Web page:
As the fabled Eden ingrained in modern literature by James Hilton’s cult adventure ‘Lost Horizon’, Shangri-La embodies everything that is balanced, positive and free about our world and, if real at all, arguably stems from Tibetan culture some two thousand years ago. It sounded wonderful, so we decided to take a look ourselves.
Arriving in north-west Yunnan province we found myself in Zhongdian, a town considered by the Chinese to be the real deal. Immediately confronted by dilapidated concrete architecture, diesel-spewing mini-buses, and hordes of loud Chinese tourists exploding from existence at all angles, surely this couldn’t be right, maybe we took a wrong turn somewhere outside Kunming. Hurriedly we check the lonely planet and realise our mistake; we’d arrived at the wrong end of Eden. Hailing a cab we pick our way through this modern monstrosity and finally settle into Kevin’s calm and quiet guest house just outside the old town, the part we should have arrived at had our guide known where he was going.
Hitting the rooftop for a grand vista of Shangri-La’s archaic heart, the sun blinds me through the 500mm, in the distance the telephoto catches the golden glimmer of what I soon find out to be the world’s largest prayer wheel, requiring a full score of healthy individuals to rotate it even a tiny amount. Panning to the right a little I fall on the ubiquitous multicoloured Tibetan flags leading from tree to tree, surrounding what looks like a deep red-brown wooden temple roof. An old Tibetan temple, it seems, lays at the epicenter of this ancient place, perhaps even the heart of Shangri-La.
Wildly-vivid colours adorn the ancient brown woodwork, cobbled streets worn smooth from a millennia of dragging feet, coffee shops spill out on to the small squares filled with dancing Tibetans, circling to the rhythmic beat of drums and mystical instruments singing the song of Shangri-La.
D4 / 70-200 f2.8 / Yunnan
Standing adeptly at the water’s edge, the women rake water-born adult Lotus plants from the still surface, hauling their quarry to piles as high as themselves. Towering above the motley crew of would-be sailers, an ancient temple adorns the central placement on a bridge scanning the width of the lake. Once a grand expression on the landscape, now a shelter from the vicious sun for local farmers and tourists.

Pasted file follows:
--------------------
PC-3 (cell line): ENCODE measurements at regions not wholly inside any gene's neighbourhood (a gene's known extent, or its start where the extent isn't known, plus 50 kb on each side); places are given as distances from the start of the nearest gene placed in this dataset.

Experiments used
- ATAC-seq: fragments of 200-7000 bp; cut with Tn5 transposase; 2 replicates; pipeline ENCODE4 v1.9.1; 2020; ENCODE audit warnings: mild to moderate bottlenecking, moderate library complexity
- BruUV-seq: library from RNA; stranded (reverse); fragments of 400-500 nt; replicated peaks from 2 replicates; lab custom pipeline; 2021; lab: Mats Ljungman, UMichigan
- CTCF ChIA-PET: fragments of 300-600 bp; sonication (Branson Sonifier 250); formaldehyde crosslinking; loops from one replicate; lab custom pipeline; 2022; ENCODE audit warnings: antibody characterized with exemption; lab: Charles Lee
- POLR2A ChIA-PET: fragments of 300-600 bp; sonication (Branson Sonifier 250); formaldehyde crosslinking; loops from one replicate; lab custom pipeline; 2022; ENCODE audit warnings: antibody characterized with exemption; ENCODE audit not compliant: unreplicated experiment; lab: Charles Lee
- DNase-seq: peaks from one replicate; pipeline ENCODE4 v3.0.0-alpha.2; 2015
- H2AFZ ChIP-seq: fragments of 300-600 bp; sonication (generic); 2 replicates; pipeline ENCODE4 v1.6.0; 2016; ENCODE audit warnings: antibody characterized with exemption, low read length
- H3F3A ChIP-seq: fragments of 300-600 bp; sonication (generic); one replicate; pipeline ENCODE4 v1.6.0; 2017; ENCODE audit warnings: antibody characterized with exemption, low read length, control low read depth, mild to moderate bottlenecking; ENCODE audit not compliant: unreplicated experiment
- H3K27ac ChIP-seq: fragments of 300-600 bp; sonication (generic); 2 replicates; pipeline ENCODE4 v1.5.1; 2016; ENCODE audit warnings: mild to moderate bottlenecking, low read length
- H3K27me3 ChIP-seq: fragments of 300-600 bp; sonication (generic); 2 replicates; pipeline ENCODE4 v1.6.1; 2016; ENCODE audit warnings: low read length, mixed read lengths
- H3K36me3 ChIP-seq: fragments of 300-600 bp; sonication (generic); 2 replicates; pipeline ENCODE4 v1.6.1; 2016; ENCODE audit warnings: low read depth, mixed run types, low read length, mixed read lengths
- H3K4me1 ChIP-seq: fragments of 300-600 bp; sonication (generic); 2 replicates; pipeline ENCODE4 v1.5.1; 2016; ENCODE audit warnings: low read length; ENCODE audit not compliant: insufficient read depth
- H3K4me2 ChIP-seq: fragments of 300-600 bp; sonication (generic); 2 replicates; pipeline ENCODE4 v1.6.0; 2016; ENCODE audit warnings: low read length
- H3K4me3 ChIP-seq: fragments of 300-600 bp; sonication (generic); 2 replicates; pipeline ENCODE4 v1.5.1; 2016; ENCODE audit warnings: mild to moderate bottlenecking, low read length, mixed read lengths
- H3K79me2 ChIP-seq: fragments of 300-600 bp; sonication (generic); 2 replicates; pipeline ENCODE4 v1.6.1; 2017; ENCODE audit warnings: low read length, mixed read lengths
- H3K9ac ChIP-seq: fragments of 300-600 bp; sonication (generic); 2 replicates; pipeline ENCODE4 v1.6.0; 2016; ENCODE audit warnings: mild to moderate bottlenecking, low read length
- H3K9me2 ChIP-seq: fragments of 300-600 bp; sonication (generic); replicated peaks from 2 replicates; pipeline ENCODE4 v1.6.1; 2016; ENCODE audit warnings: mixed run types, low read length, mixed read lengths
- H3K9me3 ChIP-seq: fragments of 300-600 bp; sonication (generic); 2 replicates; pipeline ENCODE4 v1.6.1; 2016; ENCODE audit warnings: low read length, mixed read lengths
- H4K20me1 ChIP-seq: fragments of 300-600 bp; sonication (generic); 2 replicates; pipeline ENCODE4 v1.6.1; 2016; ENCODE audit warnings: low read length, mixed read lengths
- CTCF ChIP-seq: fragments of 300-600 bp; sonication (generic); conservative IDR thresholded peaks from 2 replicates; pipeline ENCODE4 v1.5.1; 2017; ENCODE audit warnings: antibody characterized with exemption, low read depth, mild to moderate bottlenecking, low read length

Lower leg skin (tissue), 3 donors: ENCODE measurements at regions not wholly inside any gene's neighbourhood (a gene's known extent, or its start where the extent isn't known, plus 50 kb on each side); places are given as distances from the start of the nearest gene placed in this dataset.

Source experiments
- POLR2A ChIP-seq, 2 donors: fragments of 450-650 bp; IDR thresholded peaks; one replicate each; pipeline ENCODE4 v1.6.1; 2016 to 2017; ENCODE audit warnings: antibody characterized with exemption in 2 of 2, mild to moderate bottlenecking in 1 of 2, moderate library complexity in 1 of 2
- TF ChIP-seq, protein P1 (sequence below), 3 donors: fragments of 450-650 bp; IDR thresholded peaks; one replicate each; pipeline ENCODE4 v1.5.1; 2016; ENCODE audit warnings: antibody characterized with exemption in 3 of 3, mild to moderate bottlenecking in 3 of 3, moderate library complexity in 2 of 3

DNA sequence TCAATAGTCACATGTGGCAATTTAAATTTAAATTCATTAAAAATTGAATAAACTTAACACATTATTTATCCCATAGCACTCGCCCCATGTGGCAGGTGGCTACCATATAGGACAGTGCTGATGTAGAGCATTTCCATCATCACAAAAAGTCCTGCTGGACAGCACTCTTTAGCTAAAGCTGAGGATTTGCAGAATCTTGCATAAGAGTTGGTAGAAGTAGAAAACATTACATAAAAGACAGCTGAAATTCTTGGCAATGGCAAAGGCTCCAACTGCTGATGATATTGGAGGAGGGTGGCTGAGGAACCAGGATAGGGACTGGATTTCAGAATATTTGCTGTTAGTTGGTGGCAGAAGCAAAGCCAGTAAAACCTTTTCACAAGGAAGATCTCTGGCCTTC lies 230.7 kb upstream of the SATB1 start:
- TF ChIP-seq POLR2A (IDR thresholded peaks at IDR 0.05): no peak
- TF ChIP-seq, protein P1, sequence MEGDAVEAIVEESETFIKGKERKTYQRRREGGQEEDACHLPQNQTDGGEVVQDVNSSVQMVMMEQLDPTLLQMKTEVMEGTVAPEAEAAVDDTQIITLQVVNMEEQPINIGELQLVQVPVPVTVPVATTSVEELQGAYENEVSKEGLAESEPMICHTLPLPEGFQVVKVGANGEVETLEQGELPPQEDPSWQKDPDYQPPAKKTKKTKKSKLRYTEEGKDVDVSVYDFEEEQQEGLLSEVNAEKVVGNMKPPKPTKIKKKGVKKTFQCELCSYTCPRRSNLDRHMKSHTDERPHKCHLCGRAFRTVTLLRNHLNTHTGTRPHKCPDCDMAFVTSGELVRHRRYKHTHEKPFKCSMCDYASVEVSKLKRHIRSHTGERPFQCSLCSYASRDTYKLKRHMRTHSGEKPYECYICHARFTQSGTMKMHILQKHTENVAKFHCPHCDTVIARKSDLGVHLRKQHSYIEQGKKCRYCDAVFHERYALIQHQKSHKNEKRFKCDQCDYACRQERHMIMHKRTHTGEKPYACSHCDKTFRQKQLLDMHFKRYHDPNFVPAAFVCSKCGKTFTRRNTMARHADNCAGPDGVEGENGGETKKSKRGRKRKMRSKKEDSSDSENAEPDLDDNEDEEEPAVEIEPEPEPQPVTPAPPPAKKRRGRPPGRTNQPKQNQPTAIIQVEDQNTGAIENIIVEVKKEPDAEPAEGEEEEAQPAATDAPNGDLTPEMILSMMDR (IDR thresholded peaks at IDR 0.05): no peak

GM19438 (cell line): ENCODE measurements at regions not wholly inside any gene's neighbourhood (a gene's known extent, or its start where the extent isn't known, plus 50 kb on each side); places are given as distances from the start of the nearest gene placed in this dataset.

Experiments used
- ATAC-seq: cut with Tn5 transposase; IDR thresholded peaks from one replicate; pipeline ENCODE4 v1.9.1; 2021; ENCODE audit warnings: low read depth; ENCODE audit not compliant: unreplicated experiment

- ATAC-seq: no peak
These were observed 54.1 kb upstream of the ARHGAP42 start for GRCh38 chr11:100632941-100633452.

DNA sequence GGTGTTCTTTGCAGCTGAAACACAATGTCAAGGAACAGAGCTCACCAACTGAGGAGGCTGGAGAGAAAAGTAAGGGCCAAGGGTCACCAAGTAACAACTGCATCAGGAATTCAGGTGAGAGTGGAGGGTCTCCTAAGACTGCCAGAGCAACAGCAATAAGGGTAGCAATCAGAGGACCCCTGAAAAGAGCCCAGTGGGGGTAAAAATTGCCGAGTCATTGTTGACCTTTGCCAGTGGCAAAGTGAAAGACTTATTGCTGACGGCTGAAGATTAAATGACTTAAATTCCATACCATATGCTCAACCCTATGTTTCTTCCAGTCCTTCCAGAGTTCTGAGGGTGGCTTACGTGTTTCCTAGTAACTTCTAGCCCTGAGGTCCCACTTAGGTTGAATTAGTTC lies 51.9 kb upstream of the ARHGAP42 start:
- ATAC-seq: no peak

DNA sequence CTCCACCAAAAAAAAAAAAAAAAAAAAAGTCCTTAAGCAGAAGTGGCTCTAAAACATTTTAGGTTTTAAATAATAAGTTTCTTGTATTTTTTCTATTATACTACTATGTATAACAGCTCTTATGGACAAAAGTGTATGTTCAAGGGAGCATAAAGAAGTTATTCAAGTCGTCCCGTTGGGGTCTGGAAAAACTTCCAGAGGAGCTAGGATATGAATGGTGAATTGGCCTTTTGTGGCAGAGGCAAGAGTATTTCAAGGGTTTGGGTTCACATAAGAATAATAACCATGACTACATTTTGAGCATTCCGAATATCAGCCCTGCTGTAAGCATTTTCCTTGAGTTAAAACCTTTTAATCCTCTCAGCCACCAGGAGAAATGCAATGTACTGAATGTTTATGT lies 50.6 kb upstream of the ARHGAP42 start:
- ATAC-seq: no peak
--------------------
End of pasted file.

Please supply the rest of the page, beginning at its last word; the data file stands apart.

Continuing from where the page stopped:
D4 / 70-200 f2.8 / Yunnan
Rain pummels the small isolated village somewhere in the mountains of Southern China, the welcome torrents pour from the tiled roofs, splashing the stone work, cleaning the dust from wooden windows framing the occasional wizened country face looking out at the deluge. The crops will be watered well, as will the tourists.
Large bulbous drops of water fall from the dark clouds hanging over our wooden café roof, thus beginning the now daily routine of washing dust and debris from the cobbled roads and brightly colored tiled roofs. Sitting on the second floor of a pristine eatery I watch through the open shutters as passersby shudder under open umbrellas and smoke in the crammed doorways providing a little shelter from the onslaught waiting for a brief window where they run to the next doorway and light up again.
The Construction Trail
D4 / 70-200 f2.8 / Yunnan highways
The construction boom continues at full pelt across the continent, with Kunming and it’s surrounding provinces being no different. The capital of Yunnan, Kunming is a vast concrete jungle peppered with the occasional canal, pet market and tourist cafe. But step outside the city and you’ll find a landscape worthy of the title Shangri-La. The cement business is booming along the Yellow river, with sand and clay mining dotted along the banks as you travel through the lush green countryside, and with new UNESCO heritage sites popping up at an unprecedented rate, there is high demand for this cheap building material all over southern China.
D4 / 70-200 f2.8 / Yunnan
15KM from the old town and serving the weary traveler with little respite, New Dali appears to be just like every other modern blemish scarring China’s time-honored heritage; A bleak, souless, barcode inspiring and motivating exactly no one.
We wait. We dig. We watch. And as the sun descends, that real China we know and love erupts from the crevices, no amount of white-washed concrete can hold back the cultural bonds that link this fiercely patriotic nation.
A small food market provides the evening’s entertainment before we turn in for the night, resting our bones on another hard mattress, stomach full of pot noodle and local honey beer.
Read More about China…
Because it makes me a stronger photographer. I found that after 15 years shooting digital my field-work attitude had shifted for the worse; I became accustomed to the high FPS my Nikons could turn over, became lazy when bracketing for HDR, began to abuse high ISO and just accepted the grain in all weather. I’d leave my tripod at home and just make do with image stabilistion. Above all, I’d become lazy, relying on technology to finish a process I’d start in my mind. I didn't start like that, it just slowly happened, and I'd soon lost track of why I picked up a camera to begin with.
So I changed.
Forcing ourselves to select a small number of images amoungst a infinite number of possibilities enables us to think deeper about our photography, it gives us motivation and focus during times of lack-lustre malaise, and it aligns our thoughts, encouraging thematic expression in collections.
Give it a try.
Barnaby Jaco Skinner
Photographer & Artist